Bonds

Senate bill for advance refunding kicks off public finance bill introductions

Bipartisan bills to expand the use of tax-advantaged bonds that are being reintroduced in the new Congress have favorable odds for being signed into law this year.

The most notable one for the public finance sector came first on Thursday with the reintroduction of a Senate bill to reinstate tax-exempt advance refunding sponsored by Sen. Roger Wicker, R-Miss.

Other bills expected to be reintroduced in the coming weeks involve other muni-friendly provisions of last year’s House-passed infrastructure bill known as Moving Forward Act, which died in the then-Republican-controlled Senate.

Sen. Roger Wicker, R-Miss., spoke Tuesday during the annual National Association of State Treasurers Legislative Conference.

Bloomberg News

“Everything is queued up,” said Emily Brock, director of the federal liaison center of the Government Finance Officers Association. “This time I get the feeling the next step is integrating major tax concepts into an infrastructure bill.”

Reinstatement of tax-exempt advance refunding is a top priority among various public finance groups ranging from the Securities Industry and Financial Markets Association to the Bond Dealers of America and government groups such as the Government Finance Officers Association.

Wicker is one of eight Senate Republicans who are sponsoring the advance refunding bill, which has seven Democratic cosponsors led by Sen. Debbie Stabenow of Michigan.

Wicker spoke Tuesday during the annual National Association of State Treasurers Legislative Conference which was live streamed.

The legislation has been named the LOCAL Infrastructure Act with LOCAL serving as an acronym for Lifting Our Communities through Advance Liquidity.

SIFMA President and CEO Kenneth Bentsen, Jr. called the reintroduction of the Wicker-Stabenow advance refunding bill a signal of “their commitment to infrastructure investment.”

“By reducing their debt service expenses, states and localities would free up their borrowing capacity for new investments in infrastructure and other important public projects, in turn boosting their local economies with the creation of new jobs and making public services more affordable,” Bentsen said.

A House version of the bill also is expected to be reintroduced soon by its bipartisan cosponsors, Reps. Dutch Ruppersberger, D-Md., and Steve Stivers, R-Ohio.

Their Investing in Our Communities Act had 31 cosponsors in the last Congress, including eight Republicans. Among the GOP sponsors was Rep. Sam Graves of Missouri, the ranking Republican on the House Transportation and Infrastructure Committee.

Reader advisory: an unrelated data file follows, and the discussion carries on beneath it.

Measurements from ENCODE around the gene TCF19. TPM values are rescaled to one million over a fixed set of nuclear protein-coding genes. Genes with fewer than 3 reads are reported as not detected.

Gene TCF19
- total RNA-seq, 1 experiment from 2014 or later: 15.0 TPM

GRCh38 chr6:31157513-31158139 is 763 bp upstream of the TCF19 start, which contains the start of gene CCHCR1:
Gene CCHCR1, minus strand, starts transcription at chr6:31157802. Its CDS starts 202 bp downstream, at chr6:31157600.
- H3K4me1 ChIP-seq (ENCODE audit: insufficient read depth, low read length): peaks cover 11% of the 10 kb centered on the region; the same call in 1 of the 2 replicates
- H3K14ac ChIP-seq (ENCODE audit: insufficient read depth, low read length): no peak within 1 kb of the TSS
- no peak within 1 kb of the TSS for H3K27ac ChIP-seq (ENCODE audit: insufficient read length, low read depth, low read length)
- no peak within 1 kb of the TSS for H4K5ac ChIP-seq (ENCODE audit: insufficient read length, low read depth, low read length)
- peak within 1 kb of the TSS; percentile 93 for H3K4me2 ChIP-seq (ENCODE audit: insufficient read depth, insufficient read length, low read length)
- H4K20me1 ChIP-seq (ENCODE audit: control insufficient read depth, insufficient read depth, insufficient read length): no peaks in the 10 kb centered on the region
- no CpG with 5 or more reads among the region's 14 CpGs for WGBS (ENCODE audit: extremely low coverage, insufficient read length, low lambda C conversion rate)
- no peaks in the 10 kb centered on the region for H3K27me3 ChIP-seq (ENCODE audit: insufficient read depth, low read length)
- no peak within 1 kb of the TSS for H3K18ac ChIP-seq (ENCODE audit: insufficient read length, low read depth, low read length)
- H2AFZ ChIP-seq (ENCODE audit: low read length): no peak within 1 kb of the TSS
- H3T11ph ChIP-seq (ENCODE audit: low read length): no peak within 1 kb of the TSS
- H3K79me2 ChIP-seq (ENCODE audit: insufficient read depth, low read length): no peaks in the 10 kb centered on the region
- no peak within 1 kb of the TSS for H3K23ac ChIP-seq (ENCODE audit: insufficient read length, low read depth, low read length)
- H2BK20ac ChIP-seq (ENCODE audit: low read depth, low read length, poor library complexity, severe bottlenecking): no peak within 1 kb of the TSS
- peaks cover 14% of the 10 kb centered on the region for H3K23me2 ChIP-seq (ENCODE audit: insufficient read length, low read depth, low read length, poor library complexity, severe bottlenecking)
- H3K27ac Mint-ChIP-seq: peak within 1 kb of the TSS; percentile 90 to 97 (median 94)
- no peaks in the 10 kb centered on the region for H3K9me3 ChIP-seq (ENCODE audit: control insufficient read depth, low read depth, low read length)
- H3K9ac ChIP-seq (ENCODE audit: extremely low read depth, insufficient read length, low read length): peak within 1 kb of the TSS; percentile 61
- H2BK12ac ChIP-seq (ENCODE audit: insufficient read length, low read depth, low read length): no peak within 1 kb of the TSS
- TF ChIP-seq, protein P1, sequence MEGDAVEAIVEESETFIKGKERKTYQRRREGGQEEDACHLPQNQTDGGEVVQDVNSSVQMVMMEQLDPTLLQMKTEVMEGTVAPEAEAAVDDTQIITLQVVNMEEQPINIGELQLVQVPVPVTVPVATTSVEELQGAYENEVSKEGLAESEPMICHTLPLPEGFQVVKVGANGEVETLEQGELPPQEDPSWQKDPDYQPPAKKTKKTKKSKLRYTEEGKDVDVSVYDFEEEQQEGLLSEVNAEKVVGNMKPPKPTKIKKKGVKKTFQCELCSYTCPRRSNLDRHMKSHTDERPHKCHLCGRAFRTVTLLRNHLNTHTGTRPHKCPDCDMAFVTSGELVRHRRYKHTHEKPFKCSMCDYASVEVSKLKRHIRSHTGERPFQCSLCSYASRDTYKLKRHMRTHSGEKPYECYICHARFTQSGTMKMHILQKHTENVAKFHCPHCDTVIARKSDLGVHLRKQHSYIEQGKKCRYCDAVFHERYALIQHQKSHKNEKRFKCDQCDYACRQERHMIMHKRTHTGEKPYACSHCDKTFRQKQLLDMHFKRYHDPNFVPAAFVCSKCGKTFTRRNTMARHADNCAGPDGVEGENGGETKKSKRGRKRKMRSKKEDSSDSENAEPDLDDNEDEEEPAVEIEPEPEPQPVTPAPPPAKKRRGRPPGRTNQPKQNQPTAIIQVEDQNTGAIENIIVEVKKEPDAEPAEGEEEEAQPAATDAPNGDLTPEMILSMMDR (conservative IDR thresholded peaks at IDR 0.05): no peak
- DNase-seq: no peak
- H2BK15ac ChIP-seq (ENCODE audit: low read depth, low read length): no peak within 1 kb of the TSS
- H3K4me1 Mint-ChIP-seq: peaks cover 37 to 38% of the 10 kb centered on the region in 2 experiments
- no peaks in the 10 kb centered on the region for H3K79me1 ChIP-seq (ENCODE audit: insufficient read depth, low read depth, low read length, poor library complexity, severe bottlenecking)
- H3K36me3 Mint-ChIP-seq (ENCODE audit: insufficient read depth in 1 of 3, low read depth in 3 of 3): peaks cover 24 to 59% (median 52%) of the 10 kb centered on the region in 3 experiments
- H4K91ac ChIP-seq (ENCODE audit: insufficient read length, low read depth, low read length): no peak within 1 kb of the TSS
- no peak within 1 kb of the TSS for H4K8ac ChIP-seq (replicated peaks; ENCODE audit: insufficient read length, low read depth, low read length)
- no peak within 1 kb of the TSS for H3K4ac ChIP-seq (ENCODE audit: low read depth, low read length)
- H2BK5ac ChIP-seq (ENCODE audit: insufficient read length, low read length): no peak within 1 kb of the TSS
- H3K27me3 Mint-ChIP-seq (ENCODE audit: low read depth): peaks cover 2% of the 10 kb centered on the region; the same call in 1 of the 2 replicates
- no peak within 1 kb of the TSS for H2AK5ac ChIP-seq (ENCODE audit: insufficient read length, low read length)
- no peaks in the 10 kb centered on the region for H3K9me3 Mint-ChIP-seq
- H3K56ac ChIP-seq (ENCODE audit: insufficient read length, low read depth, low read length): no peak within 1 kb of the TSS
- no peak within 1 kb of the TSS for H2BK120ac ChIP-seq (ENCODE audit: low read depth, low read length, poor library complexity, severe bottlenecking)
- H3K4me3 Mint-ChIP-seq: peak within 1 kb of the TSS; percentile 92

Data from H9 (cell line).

A spokesman for Ruppersberger said Friday the sponsors are optimistic that their advance refunding measure will be included in comprehensive infrastructure legislation this year. Spokesman Jamie Lennon also said the House advance refunding bill is expected to be reintroduced around mid-March. “We are currently gathering original cosponsors,” Lennon said in an email.

Wicker also was the co-author in the last Congress with Sen. Michael Bennet, D-Colo. of bipartisan legislation to restore direct-pay bonds for financing infrastructure.

The Wicker-Bennet American Infrastructure Bonds Act as proposed in the last Congress would provide a 35% federal subsidy to taxable bonds from the date of enactment through 2026, when the subsidy would drop to an estimated revenue-neutral rate of 28%.

Other muni-related provisions of last year’s House infrastructure bill included an increase to $30 million from $10 million for small borrowers for the amount of tax-exempt bonds that they can issue in a year and remain eligible to sell them to banks under favorable bank-qualified status.

The lead bipartisan House sponsors of the small borrower bill are expected to continue to be Democratic Rep. Terri Sewell of Alabama and Republican Rep. Tom Reed of New York.

This year’s infrastructure legislation is expected to have a strong focus on climate change, which should boost the chances for inclusion of legislation proposed in the last Congress by Sens. Bennet Rob Portman, R-Ohio, known as the bipartisan Carbon Capture Improvement Act.

The Bennet-Portman bill would allow the use of tax-exempt private activity bonds for 100% of the eligible equipment that is used for capturing and injecting into the ground more than 65% of carbon dioxide emissions from a given facility. If less than 65% is captured and sequestered, then tax-exempt financing would be permitted on a prorated basis.

Another provision of last year’s House infrastructure bill would have created a new program of $30 billion for qualified school infrastructure bonds through annual increments of $10 billion.

Another muni-friendly bill proposed in the last Congress involved raising the current cap on PABs used for surface transportation and freight improvement projects by $5.8 billion. That proposal by Sens. Mark Warner, D-Va., and John Cornyn, R-Texas, was known as the Building United States Infrastructure and Leveraging Development (BUILD) Act.

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